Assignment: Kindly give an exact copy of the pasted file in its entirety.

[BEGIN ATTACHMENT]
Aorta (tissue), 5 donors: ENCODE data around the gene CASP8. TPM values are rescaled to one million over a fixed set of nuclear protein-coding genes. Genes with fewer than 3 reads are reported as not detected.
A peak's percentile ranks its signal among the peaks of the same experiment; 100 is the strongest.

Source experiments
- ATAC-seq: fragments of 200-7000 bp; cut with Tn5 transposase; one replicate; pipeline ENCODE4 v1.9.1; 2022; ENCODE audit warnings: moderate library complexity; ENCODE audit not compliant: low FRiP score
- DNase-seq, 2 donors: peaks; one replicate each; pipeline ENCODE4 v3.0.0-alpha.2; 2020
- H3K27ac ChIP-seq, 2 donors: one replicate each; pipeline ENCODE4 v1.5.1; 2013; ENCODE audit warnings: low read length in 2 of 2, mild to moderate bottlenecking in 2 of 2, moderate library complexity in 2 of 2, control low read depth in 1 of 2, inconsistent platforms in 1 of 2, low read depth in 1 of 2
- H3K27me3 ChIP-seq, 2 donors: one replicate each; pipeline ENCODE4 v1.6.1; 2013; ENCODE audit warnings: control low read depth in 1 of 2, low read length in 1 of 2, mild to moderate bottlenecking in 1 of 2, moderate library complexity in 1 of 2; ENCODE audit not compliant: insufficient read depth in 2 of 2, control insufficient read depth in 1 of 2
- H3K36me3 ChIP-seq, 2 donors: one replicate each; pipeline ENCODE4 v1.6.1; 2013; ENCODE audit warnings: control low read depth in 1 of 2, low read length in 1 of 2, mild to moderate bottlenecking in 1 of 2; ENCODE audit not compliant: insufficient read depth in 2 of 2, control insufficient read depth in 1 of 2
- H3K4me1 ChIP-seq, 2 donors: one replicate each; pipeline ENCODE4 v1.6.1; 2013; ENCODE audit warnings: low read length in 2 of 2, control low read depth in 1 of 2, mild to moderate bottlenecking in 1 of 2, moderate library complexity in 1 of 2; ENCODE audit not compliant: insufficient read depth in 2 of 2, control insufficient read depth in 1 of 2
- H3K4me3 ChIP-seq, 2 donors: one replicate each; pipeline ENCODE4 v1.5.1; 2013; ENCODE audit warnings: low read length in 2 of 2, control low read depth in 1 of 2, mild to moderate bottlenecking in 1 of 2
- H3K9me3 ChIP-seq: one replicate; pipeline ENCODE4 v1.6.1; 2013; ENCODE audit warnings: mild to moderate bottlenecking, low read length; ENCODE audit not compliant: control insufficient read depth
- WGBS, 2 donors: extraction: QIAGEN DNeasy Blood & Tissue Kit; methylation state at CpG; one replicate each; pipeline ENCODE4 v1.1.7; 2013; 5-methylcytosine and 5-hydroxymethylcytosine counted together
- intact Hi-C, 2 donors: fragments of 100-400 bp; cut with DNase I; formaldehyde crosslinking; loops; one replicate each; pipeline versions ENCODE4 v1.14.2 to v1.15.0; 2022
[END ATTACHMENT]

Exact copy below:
Aorta (tissue), 5 donors: ENCODE data around the gene CASP8. TPM values are rescaled to one million over a fixed set of nuclear protein-coding genes. Genes with fewer than 3 reads are reported as not detected.
A peak's percentile ranks its signal among the peaks of the same experiment; 100 is the strongest.

Source experiments
- ATAC-seq: fragments of 200-7000 bp; cut with Tn5 transposase; one replicate; pipeline ENCODE4 v1.9.1; 2022; ENCODE audit warnings: moderate library complexity; ENCODE audit not compliant: low FRiP score
- DNase-seq, 2 donors: peaks; one replicate each; pipeline ENCODE4 v3.0.0-alpha.2; 2020
- H3K27ac ChIP-seq, 2 donors: one replicate each; pipeline ENCODE4 v1.5.1; 2013; ENCODE audit warnings: low read length in 2 of 2, mild to moderate bottlenecking in 2 of 2, moderate library complexity in 2 of 2, control low read depth in 1 of 2, inconsistent platforms in 1 of 2, low read depth in 1 of 2
- H3K27me3 ChIP-seq, 2 donors: one replicate each; pipeline ENCODE4 v1.6.1; 2013; ENCODE audit warnings: control low read depth in 1 of 2, low read length in 1 of 2, mild to moderate bottlenecking in 1 of 2, moderate library complexity in 1 of 2; ENCODE audit not compliant: insufficient read depth in 2 of 2, control insufficient read depth in 1 of 2
- H3K36me3 ChIP-seq, 2 donors: one replicate each; pipeline ENCODE4 v1.6.1; 2013; ENCODE audit warnings: control low read depth in 1 of 2, low read length in 1 of 2, mild to moderate bottlenecking in 1 of 2; ENCODE audit not compliant: insufficient read depth in 2 of 2, control insufficient read depth in 1 of 2
- H3K4me1 ChIP-seq, 2 donors: one replicate each; pipeline ENCODE4 v1.6.1; 2013; ENCODE audit warnings: low read length in 2 of 2, control low read depth in 1 of 2, mild to moderate bottlenecking in 1 of 2, moderate library complexity in 1 of 2; ENCODE audit not compliant: insufficient read depth in 2 of 2, control insufficient read depth in 1 of 2
- H3K4me3 ChIP-seq, 2 donors: one replicate each; pipeline ENCODE4 v1.5.1; 2013; ENCODE audit warnings: low read length in 2 of 2, control low read depth in 1 of 2, mild to moderate bottlenecking in 1 of 2
- H3K9me3 ChIP-seq: one replicate; pipeline ENCODE4 v1.6.1; 2013; ENCODE audit warnings: mild to moderate bottlenecking, low read length; ENCODE audit not compliant: control insufficient read depth
- WGBS, 2 donors: extraction: QIAGEN DNeasy Blood & Tissue Kit; methylation state at CpG; one replicate each; pipeline ENCODE4 v1.1.7; 2013; 5-methylcytosine and 5-hydroxymethylcytosine counted together
- intact Hi-C, 2 donors: fragments of 100-400 bp; cut with DNase I; formaldehyde crosslinking; loops; one replicate each; pipeline versions ENCODE4 v1.14.2 to v1.15.0; 2022